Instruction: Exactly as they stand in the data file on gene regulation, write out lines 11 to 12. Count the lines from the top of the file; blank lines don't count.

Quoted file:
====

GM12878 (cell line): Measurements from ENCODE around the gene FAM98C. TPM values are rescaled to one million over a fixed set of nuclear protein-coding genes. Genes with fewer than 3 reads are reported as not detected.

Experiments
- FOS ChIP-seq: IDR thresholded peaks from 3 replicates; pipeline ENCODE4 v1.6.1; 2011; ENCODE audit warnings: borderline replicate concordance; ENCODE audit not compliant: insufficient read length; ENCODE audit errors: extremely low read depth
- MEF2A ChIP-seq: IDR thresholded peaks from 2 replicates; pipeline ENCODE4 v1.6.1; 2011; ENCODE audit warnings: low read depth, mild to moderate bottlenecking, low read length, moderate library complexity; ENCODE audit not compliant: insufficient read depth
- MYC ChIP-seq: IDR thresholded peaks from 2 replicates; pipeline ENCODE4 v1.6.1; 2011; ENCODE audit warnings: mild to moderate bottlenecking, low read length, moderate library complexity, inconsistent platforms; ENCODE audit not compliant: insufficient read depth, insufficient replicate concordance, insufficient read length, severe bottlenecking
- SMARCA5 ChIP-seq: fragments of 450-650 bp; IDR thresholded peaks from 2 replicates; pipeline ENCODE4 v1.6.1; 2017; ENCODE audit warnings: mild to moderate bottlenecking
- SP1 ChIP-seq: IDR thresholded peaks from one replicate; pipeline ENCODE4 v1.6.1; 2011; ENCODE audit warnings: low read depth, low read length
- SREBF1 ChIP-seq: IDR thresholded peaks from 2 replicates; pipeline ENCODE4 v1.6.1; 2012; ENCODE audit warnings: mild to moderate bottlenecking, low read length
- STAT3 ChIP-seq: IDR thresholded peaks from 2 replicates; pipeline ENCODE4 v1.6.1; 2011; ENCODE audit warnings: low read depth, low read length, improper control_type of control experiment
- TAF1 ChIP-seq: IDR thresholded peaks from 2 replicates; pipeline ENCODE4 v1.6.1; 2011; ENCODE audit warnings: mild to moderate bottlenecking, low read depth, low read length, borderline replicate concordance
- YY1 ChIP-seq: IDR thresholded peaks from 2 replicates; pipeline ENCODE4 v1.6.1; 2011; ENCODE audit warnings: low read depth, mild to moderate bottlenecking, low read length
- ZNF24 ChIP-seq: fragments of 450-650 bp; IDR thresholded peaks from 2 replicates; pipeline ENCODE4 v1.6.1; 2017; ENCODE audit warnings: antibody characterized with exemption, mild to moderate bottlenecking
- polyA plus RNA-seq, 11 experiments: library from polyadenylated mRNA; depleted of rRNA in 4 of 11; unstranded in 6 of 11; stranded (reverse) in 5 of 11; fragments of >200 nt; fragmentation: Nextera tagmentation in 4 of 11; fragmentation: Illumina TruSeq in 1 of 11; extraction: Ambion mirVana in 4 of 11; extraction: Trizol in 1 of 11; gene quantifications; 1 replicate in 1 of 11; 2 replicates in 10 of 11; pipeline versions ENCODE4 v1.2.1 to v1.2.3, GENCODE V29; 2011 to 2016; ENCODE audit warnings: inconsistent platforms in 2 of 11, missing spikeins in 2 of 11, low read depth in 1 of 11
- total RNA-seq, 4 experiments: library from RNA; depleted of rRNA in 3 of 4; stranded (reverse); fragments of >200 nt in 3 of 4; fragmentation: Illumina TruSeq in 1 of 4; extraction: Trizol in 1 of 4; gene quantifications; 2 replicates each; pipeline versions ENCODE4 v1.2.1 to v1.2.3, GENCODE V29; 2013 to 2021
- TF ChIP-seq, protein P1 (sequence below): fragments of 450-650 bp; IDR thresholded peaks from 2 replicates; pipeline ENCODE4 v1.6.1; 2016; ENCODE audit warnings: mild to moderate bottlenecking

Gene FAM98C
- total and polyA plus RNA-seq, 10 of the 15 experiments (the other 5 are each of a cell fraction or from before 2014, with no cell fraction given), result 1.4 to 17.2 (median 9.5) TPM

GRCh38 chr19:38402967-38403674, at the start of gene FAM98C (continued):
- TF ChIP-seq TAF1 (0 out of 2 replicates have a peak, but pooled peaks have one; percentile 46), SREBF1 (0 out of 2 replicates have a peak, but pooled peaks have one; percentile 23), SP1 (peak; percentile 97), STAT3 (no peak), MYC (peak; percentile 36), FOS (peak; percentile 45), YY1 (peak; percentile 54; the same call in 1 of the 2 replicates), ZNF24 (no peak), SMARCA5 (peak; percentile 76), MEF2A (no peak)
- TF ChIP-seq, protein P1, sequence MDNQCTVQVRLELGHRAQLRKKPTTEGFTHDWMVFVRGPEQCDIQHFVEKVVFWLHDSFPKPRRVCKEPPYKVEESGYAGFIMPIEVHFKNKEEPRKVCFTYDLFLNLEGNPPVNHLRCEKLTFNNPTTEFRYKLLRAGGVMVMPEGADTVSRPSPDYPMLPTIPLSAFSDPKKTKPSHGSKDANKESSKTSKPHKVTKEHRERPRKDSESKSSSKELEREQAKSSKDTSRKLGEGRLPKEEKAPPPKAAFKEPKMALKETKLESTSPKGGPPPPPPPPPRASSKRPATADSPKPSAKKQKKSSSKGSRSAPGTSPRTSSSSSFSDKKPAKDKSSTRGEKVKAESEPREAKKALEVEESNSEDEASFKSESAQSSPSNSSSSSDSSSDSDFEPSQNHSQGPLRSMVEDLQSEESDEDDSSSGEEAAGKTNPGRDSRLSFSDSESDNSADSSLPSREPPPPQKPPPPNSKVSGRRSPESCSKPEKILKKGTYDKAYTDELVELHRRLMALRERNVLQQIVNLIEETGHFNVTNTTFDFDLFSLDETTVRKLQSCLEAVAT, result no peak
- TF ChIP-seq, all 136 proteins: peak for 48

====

- YY1 ChIP-seq: IDR thresholded peaks from 2 replicates; pipeline ENCODE4 v1.6.1; 2011; ENCODE audit warnings: low read depth, mild to moderate bottlenecking, low read length
- ZNF24 ChIP-seq: fragments of 450-650 bp; IDR thresholded peaks from 2 replicates; pipeline ENCODE4 v1.6.1; 2017; ENCODE audit warnings: antibody characterized with exemption, mild to moderate bottlenecking